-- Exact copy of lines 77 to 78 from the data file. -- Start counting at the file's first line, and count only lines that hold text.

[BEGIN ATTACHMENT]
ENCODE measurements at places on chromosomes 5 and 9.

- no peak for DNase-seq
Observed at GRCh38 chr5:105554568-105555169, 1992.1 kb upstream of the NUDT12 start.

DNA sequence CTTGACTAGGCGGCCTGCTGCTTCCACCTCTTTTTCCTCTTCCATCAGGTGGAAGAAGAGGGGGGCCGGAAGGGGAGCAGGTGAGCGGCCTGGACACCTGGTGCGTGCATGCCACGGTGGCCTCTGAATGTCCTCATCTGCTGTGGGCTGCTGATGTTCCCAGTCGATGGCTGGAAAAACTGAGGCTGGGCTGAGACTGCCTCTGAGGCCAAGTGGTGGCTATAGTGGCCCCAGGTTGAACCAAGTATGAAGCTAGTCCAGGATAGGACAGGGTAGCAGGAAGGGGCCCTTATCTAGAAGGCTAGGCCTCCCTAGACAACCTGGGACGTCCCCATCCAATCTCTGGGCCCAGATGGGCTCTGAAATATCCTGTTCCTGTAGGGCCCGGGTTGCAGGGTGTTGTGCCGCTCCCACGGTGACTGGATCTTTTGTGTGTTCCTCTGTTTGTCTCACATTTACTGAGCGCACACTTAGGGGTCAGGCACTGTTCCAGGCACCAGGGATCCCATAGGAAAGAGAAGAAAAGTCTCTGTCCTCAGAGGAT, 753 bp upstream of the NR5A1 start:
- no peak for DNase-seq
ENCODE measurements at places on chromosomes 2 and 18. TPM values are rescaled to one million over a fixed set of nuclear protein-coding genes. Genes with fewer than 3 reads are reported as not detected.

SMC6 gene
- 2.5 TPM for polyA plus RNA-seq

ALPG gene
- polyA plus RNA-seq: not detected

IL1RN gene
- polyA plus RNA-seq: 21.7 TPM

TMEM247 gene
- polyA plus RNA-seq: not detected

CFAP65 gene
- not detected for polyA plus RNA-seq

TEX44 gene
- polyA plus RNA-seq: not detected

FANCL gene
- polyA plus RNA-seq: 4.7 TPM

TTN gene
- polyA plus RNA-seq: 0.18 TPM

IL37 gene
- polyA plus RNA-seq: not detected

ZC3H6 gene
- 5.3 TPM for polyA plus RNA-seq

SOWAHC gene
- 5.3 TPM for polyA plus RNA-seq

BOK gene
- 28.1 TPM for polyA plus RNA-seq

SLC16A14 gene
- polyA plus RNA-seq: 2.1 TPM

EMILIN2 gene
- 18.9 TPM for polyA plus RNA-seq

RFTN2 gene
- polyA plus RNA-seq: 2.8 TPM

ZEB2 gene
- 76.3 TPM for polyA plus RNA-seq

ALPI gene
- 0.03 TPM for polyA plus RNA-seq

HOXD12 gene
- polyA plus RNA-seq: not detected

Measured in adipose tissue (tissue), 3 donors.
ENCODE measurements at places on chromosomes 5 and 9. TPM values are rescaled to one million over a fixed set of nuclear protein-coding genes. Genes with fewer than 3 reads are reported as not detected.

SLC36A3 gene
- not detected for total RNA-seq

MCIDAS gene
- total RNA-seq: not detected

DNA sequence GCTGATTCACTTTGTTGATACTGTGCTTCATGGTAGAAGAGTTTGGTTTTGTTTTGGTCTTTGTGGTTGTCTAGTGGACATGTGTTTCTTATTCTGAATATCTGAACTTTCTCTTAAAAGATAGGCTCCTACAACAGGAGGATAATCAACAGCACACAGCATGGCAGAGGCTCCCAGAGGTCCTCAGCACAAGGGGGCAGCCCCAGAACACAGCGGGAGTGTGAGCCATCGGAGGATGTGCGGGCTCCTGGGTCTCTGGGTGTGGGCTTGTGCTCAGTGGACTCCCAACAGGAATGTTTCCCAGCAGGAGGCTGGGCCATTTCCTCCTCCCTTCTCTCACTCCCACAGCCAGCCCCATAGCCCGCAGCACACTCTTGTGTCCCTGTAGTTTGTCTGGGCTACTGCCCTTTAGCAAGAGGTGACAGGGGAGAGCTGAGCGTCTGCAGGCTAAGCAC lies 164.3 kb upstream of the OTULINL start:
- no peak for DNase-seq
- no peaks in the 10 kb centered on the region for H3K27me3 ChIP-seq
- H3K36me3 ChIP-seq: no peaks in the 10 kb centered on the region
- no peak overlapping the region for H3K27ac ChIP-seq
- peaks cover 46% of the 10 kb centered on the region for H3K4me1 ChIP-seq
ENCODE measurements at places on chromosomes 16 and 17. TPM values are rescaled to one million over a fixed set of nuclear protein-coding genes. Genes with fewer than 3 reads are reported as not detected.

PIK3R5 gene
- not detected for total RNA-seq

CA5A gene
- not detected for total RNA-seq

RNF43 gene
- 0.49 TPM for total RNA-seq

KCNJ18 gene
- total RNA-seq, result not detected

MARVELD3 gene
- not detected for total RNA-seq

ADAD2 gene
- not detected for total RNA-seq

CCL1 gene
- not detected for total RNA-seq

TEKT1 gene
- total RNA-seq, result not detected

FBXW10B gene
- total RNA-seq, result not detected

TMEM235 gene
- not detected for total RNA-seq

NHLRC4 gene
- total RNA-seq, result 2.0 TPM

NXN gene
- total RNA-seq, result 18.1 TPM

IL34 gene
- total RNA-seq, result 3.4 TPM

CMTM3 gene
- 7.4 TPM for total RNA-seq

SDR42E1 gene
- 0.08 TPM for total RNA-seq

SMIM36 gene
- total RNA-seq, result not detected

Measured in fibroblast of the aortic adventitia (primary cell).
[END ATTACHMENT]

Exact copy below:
- total RNA-seq, result 2.0 TPM

NXN gene